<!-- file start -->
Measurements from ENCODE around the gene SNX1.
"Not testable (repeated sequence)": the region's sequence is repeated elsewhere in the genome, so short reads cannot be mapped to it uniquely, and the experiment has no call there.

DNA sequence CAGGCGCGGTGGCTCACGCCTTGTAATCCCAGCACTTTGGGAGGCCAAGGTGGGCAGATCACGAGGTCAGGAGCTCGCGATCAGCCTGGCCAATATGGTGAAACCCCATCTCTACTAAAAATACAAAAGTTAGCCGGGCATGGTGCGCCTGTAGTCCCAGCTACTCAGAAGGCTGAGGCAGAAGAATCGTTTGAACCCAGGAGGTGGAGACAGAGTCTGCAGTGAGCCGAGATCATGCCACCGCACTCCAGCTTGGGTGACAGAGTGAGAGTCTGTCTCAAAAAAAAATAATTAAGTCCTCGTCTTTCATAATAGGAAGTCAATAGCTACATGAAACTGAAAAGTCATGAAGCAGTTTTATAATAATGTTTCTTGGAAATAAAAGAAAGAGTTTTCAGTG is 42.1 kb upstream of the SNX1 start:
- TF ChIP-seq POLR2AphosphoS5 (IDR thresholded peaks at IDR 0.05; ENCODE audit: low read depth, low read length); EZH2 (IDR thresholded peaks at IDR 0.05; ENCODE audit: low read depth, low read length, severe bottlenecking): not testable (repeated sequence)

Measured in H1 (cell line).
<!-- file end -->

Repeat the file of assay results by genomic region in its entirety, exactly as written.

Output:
Measurements from ENCODE around the gene SNX1.
"Not testable (repeated sequence)": the region's sequence is repeated elsewhere in the genome, so short reads cannot be mapped to it uniquely, and the experiment has no call there.

DNA sequence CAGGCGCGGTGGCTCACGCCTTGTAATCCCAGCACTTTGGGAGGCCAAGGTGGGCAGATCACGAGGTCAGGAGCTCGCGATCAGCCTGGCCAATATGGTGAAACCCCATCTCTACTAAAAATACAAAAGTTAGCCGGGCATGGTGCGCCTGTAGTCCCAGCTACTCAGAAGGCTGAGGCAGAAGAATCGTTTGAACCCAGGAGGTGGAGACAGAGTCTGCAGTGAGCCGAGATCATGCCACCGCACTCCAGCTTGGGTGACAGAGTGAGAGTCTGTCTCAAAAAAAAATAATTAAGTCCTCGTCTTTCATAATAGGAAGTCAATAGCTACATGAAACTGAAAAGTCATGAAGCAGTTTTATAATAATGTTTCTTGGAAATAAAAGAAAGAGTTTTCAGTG is 42.1 kb upstream of the SNX1 start:
- TF ChIP-seq POLR2AphosphoS5 (IDR thresholded peaks at IDR 0.05; ENCODE audit: low read depth, low read length); EZH2 (IDR thresholded peaks at IDR 0.05; ENCODE audit: low read depth, low read length, severe bottlenecking): not testable (repeated sequence)

Measured in H1 (cell line).